The Create-a-Skater option has progressed smoothly. Before, the feature did not seem to actually work in practice because players were fairly limited in what they could do. Now, the option resembles the Create-a-Wrestler option present in the Wrestling games of a few years ago. The mode is still further behind than it should be, but the progressive steps between games were huge. Hair actually looks right and you can now tattoo all parts of the body. The one drawback is the clothing. There are numerous options, but there should be even more (especially more logos for shirts). Also, hats and helmets negate long hair. Hopefully Neversoft tweaks this by the next installment of this series.

Graphics have come a long way in this series. It is not really noticeable at first because the addictive gameplay takes most of your attention. If you compare this title to the previous three games, the graphical changes seem to jump out. This is the best looking extreme sports game out there. Skaters are starting to resemble their real-life counterparts more closely than before. Stages are now massive and have people walking around in them. Besides people, there is also traffic, carnival rides and many other moving objects that make the world seem more realistic and fleshed out instead of the closed off feel that most stages in the previous game had.

Many people may gripe with the soundtrack. While Tony Hawk 3 (and to a lesser extent Tony Hawk 2) featured a soundtrack made up of mainstream artists, Tony Hawk 4ís soundtrack consists of bands that 90% of the people playing may not have heard of. Regardless, there is a good mix of punk, ska, metal, rap and hip hop as well as a few tracks recorded by a few of the skaters featured in the game. If youíre not a big fan of the stock soundtrack, you can also use your Xboxís hard drive to create your own soundtrack. Thanks to this feature, every single player should be satisfied with the soundtrack.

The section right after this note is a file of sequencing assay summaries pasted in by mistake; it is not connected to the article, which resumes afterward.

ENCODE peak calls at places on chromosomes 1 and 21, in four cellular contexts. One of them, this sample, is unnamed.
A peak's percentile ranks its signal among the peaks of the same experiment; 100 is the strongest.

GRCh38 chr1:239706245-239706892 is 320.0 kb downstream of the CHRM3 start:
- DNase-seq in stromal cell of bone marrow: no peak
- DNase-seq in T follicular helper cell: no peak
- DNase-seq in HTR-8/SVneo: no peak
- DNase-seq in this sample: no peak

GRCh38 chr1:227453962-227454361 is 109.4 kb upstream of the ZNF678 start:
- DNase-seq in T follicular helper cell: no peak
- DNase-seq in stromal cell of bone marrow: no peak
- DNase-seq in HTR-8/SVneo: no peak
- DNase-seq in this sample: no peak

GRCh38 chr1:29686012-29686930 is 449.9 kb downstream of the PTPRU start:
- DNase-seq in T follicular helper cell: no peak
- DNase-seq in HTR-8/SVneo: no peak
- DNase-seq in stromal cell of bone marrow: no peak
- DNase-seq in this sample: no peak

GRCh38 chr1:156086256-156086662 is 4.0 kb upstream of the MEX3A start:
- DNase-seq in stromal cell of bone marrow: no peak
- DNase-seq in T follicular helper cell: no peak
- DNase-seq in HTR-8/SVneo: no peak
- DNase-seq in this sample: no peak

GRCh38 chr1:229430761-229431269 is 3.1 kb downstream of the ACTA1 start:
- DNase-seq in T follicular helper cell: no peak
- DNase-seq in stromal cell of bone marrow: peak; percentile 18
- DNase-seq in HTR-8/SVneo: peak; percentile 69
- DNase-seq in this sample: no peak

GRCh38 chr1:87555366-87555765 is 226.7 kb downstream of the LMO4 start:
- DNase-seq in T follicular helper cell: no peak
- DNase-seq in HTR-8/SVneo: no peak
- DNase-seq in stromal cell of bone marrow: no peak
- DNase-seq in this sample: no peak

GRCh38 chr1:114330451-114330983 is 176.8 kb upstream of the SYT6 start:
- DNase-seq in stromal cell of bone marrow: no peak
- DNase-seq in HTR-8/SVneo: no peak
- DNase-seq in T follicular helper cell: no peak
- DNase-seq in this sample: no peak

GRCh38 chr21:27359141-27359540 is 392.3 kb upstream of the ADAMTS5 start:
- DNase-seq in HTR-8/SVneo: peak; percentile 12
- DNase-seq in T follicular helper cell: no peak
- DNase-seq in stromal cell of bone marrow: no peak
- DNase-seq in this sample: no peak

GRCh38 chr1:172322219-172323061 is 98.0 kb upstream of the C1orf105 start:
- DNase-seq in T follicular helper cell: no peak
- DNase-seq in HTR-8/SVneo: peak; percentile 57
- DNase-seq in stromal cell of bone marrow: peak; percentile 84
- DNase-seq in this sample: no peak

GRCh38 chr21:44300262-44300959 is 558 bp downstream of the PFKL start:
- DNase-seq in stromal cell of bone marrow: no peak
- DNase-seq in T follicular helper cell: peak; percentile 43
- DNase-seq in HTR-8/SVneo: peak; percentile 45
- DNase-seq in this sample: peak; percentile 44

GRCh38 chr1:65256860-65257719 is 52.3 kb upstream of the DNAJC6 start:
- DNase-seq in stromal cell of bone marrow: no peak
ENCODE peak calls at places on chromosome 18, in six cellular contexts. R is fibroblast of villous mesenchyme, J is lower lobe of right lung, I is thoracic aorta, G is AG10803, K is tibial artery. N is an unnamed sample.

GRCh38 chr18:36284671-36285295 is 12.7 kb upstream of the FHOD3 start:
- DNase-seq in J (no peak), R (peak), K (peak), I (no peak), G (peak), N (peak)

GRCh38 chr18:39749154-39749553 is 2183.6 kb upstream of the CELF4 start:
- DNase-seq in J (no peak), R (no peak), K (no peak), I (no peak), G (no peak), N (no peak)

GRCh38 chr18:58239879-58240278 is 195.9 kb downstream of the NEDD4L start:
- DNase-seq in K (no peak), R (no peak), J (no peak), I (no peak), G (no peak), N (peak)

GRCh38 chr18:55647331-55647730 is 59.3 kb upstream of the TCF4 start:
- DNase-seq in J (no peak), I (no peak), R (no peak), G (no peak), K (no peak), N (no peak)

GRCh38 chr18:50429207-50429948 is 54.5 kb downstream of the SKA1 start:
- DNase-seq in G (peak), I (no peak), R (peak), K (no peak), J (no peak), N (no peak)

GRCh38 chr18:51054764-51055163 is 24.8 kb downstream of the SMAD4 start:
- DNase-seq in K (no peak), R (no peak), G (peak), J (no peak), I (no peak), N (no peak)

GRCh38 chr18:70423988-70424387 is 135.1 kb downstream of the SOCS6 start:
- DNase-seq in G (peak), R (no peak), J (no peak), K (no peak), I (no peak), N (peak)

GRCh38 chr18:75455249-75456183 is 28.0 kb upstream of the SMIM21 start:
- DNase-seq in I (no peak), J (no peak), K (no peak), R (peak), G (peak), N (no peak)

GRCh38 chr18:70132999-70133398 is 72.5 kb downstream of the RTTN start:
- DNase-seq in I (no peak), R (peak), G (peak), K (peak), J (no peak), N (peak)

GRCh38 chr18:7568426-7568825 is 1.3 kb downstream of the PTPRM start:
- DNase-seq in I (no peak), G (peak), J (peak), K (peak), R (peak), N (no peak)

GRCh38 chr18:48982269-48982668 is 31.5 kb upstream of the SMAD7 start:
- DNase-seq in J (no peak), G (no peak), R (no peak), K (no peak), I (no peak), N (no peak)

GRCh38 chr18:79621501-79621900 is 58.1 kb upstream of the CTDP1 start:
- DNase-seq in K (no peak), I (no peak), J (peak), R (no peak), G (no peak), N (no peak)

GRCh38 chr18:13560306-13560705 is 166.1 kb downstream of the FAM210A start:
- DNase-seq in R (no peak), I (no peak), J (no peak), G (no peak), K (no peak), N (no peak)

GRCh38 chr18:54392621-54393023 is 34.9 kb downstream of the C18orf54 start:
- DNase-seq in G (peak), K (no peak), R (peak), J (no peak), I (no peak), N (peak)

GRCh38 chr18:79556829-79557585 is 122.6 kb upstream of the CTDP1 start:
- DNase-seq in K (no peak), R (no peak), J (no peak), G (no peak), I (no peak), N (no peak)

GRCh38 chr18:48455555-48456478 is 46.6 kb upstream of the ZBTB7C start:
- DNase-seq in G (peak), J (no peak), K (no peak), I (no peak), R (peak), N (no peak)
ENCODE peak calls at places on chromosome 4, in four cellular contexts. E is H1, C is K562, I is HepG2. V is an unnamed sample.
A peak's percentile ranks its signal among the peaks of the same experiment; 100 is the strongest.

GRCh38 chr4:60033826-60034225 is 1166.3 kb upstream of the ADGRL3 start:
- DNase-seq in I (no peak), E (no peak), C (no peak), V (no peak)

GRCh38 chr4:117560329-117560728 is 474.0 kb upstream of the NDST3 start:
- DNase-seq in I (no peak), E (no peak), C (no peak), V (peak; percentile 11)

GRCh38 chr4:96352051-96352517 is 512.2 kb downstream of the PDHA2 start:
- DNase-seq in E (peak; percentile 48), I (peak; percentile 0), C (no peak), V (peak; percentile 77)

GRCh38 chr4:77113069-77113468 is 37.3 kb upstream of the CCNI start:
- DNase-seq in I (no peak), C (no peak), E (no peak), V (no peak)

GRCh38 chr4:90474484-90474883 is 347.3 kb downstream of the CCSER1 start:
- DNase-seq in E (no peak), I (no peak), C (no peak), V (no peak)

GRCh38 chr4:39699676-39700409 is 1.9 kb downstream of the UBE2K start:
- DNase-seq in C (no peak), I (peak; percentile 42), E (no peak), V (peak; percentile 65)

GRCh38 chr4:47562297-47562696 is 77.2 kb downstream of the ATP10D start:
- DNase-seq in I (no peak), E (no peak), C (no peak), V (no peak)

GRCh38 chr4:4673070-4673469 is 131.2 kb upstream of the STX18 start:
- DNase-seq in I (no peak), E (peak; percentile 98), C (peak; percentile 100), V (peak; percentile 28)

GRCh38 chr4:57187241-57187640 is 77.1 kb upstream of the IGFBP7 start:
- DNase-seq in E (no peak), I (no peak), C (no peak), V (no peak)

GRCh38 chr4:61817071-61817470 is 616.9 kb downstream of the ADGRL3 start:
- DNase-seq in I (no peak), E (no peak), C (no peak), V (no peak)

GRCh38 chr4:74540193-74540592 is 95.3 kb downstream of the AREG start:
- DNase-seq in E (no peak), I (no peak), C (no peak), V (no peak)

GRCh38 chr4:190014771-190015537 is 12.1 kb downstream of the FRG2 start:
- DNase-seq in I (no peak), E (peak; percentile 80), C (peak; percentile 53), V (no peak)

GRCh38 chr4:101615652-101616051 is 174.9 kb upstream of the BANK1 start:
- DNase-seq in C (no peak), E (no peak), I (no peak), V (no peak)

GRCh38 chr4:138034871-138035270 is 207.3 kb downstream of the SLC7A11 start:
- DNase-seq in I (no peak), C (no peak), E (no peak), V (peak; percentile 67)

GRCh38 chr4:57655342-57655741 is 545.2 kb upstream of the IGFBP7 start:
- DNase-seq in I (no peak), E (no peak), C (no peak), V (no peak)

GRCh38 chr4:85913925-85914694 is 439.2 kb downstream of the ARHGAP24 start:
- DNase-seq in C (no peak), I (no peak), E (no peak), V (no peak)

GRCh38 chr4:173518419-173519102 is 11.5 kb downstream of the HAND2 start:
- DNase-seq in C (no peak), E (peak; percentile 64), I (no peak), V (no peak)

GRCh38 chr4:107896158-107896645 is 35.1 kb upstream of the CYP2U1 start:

This game falls short in multiplayer. Sure, they added a few new modes such as Capture the Flag and Score Challenge, but they are only good for two players or system linked games. Some of the better multiplayer modes are Graffiti (tricks on objects mark it with your color) and Score Challenge (whoever hits the set score first wins). Notably missing is an online multiplayer mode. One has to wonder what is going through the minds of developers to make them not include some sort of online play in a game for a console that is defining online play. There is absolutely no excuse for the lack of Xbox Live support on this title as you cannot even play a few of the multiplayer modes without System-Link. It strikes me as odd that they support System-Link (something that few people take advantage of) and not Xbox Live (a service that is taking off with many users). What is even more shocking is the PS2 version of Tony Hawk Pro Skater 4 has online play. This raises even more eyebrows as to why the Xbox version does not have online play.

The replay value of this game depends on the gamer. Some people can play the Tony Hawk games for months on end without getting tired of them, while others shelf them once they finish the goals. If youíve played other Tony Hawk games, you should have an idea of what to expect with the replay factor. Remember, this game is not as repetitive, so you will not get sick of the career mode as quickly as in the previous games. Even with this in mind, I found this game just as addictive in the short term but quickly lost interest when another game hit my desk.


  • Took innovative steps
  • Pro Challenges
  • Good Create-a-Skater


  • No online multiplayer

Final Verdict: 

Tony Hawk Pro Skater 4 takes a much needed innovative step forward. Apparently, the designers saw games like Aggressive Inline and followed that example. The one major and glaring flaw with this game that assaulted the final score is the lack of online multiplayer for the Xbox version. Even though this game was released before Xbox Live launched, it is inexcusable to not include online features. This limits the gameís overall appeal because the lack of a real multiplayer mode kills replay value. Sure, it has system-link and head to head. I have to ask, "Who actually uses system-links?" Head to head is fun, but it canít last as long as online play. While the score I give this game is still fairly high, it should be known that I took off a full point because of the glaring lack of online play.

Overall Score: 8.4